conjures up images of abject poverty--massive slum areas where daily
routines all revolve around basic survival. Much of the reputation
comes from worldwide recognition of Mother Teresa since Calcutta is
where she began her life's work. I visited Calcutta in 2009 and got a
glimpse of its extremes--numerous families living on its streets
without any prospects of escaping poverty. Like much of India, Calcutta
is diverse, a mixture of colors and unforgettable smells that mix
blossoms with a urine scents... a chaotic mass of shops, vehicles, and
Amidst the chaos lies
a quiet sanctuary. Called the Mother House, it serves as Mother
Teresa's final resting place and a small museum that chronicles her
life and work. The order demonstrates extreme reverence and respect,
prayerfully placing flower blossoms on Mother Teresa's tomb daily. Down
the road is her Mission orphanage, managed by sisters who wear the same
sari that Mother Teresa is noted for. Their friendly demeanor
communicates extreme compassion and kindliness.
It adds to the
curiosity about Mother Teresa, but I thought I had gained as much
knowledge as possible by visiting her home and orphanage, reading about
her, and seeing some archive footage. I was wrong.
sophisticated recommendation engine suggested I'd likely enjoy the 1986
documentary Mother Teresa, and it was
100% accurate. Directors Ann and Jeanette Petrie filmed Mother Teresa
and members of her Missionaries of Charity
over a four year period, primarily using direct cinema technique with
minimal interviews. While most documentaries about Mother Teresa feel
relatively "distant," it's apparent that the filmmakers achieve a
comfort level with their subject that offers a far more insightful and
The Petries provide
historical context and Richard Attenborough (director of Gandhi)
narrates, but the primary gems come from Mother Teresa herself.
Perpetually in motion and continually offering service to the poor, the
disabled, and sickly of all ages, Mother Teresa remains remarkably
cheerful and talkative. She connects with people of all backgrounds;
the film clearly shows why she was considered a "living saint" for
decades...and why she was beatified in 2003, a necessary step towards
official sainthood in the Catholic Church.
Despite being loyal to
the church, Mother Teresa appears to be an outlier...a radical--quite
different from more traditional Catholics. On a trip to Darjeeling, she
became aware of her calling--to leave the convent and live among the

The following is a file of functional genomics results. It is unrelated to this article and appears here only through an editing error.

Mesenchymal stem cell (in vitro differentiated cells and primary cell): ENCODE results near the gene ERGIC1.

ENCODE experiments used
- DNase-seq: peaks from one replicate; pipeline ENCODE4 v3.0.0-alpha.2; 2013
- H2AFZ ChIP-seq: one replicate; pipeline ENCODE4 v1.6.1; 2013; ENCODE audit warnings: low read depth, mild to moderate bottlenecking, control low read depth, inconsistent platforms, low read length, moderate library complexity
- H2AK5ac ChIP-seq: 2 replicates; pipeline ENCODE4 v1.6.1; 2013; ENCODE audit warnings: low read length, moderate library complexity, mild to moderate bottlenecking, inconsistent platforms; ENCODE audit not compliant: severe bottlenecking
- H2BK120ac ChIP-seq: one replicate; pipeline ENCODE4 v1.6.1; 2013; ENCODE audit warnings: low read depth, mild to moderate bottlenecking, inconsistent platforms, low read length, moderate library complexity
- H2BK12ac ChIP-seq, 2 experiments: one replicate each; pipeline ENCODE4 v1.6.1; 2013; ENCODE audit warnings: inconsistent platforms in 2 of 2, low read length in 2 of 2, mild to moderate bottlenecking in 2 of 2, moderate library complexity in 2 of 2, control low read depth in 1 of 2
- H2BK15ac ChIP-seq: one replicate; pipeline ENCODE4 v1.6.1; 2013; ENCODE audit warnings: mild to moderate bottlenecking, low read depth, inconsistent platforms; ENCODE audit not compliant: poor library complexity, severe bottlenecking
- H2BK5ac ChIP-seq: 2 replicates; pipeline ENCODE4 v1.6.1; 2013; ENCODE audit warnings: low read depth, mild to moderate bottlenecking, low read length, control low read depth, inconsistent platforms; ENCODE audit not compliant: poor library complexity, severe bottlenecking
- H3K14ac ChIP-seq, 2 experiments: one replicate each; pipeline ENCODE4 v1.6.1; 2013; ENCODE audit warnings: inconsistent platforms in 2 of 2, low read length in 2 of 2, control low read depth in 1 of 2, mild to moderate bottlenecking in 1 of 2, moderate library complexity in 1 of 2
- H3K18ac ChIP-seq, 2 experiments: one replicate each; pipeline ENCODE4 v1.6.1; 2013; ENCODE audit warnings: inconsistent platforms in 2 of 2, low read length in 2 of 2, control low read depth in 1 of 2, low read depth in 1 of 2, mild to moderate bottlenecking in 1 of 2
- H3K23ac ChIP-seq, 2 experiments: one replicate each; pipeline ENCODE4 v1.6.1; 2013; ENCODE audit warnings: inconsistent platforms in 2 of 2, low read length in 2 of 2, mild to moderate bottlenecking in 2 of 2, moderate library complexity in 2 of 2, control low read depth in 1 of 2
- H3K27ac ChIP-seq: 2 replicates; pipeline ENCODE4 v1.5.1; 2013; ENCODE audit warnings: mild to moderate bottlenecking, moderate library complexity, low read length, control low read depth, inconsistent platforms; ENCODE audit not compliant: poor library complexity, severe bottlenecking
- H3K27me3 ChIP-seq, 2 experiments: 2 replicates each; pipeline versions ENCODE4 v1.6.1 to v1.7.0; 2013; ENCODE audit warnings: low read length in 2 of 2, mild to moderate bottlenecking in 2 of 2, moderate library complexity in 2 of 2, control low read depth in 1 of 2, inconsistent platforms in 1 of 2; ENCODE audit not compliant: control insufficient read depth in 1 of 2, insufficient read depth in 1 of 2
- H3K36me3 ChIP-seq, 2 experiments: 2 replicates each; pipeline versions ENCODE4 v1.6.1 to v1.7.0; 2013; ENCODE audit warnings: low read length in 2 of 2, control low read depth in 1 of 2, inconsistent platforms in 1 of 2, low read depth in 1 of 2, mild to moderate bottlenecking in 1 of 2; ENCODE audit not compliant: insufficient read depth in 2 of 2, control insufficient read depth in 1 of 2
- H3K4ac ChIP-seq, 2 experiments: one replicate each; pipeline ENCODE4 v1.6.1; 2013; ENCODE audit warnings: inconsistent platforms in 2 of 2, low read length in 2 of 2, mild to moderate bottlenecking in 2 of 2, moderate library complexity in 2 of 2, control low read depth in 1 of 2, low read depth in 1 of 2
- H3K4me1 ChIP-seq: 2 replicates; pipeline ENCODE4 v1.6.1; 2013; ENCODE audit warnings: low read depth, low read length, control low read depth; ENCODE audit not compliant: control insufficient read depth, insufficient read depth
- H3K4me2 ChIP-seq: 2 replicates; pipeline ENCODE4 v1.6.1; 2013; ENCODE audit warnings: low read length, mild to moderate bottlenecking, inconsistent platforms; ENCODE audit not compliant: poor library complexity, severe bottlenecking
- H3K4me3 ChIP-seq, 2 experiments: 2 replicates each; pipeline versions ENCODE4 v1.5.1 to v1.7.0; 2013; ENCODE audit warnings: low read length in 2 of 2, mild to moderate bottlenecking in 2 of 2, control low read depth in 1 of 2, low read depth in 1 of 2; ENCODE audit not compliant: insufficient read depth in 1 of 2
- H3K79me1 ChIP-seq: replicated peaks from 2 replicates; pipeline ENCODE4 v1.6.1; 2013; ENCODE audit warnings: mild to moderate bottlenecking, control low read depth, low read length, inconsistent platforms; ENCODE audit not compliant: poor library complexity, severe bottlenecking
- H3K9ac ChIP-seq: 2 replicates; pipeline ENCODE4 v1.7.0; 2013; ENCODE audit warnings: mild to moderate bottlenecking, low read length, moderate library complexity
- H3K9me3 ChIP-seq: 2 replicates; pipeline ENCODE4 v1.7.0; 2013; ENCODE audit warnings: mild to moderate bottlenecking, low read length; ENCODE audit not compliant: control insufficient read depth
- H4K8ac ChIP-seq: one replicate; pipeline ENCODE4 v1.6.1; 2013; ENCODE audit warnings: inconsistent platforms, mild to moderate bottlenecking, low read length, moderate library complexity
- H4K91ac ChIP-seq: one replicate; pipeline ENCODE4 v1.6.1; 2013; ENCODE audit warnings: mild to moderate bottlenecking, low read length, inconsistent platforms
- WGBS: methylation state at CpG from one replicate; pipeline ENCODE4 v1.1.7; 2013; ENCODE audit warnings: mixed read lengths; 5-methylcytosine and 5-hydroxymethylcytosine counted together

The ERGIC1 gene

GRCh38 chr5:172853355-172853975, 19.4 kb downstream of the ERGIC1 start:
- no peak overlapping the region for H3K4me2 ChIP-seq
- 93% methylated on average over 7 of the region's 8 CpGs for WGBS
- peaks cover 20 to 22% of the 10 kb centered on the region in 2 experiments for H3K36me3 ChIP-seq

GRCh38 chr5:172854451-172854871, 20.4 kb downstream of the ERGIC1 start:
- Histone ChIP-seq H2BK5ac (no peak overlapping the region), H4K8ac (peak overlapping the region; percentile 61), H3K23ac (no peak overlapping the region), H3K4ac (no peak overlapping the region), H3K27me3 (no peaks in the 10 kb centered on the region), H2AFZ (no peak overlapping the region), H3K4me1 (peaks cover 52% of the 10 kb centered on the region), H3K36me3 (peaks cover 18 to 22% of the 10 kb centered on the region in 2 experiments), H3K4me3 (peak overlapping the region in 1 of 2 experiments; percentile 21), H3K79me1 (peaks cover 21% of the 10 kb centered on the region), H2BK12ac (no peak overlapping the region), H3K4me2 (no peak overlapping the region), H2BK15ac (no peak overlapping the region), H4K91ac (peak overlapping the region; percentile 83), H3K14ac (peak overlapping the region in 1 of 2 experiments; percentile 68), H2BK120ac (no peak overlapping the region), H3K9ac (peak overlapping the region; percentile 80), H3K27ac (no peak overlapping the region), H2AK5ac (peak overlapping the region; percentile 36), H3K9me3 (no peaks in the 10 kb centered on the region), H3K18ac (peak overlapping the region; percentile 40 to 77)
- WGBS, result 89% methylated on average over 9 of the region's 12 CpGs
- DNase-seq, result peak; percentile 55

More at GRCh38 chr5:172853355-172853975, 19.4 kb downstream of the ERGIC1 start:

poor in order to serve them. Quite an extraordinary undertaking for
such a small and unassuming woman. In fact, one of her fellow novices
remarks that she always thought that Mother Teresa was quite
"ordinary." In that observation lies one of her greatest strengths--her
determination to serve in complete humility and meet the needs of
society's most unwanted people.
Her order began
in Calcutta with a handful of sisters who were once her students in the
convent and expanded over the decades of her life to over 120
countries. They strive to meet the needs of their communities, so the
Missionaries of Charity run hospices, homes for people suffering from
leprosy, orphanages, soup kitchens, etc.
remarkably captures the spirit behind these basic facts. It follows
Mother Teresa outside Calcutta to Guatemala City and the South Bronx as
she demonstrates that poverty exists everywhere, and often the worst
cases of poverty are caused by an absence of love. She claims this is
even more dire in New York than it is in her more familiar terrain.
You gain access to her
teachings and concepts in most striking ways--by observing her daily
actions. When visiting a San Francisco center for her Mission, she is
most displeased. It's FAR too comfortable for the order--mattresses and
springs are tossed, wooden pews are hauled away, and the hot water
system is denied. The sisters do not need these things. They have taken
Mother Teresa's vows of poverty. They must live like the people they
are to serve; otherwise, they could not relate to them properly.
At one point, she
insists on rescuing disabled children in Beirut while Israel is heavily
bombing the city. When officials plead for sanity, she calmly states
that she is praying for a "cease fire" and is confident that this will
allow her to get the children the following day. The Bishop and civil
authorities have doubts, but it's no surprise how this unfolds.
I see a number of
other documentaries about Mother Teresa, but I seriously doubt that
they can surpass the power of the Petrie's project. This film doesn't
simply tell us about Mother Teresa; it SHOWS her in action.
We gain a first hand
understanding of her character without the intrusion of the filmmaker's
egos.... very much the same way that Mother Teresa consistently sought
to serve mankind. The film shows the contrasts between the
uncomfortable public figure continually being showered with recognition
and awards with the joyful private servant who showers love and caring
on society's misfits.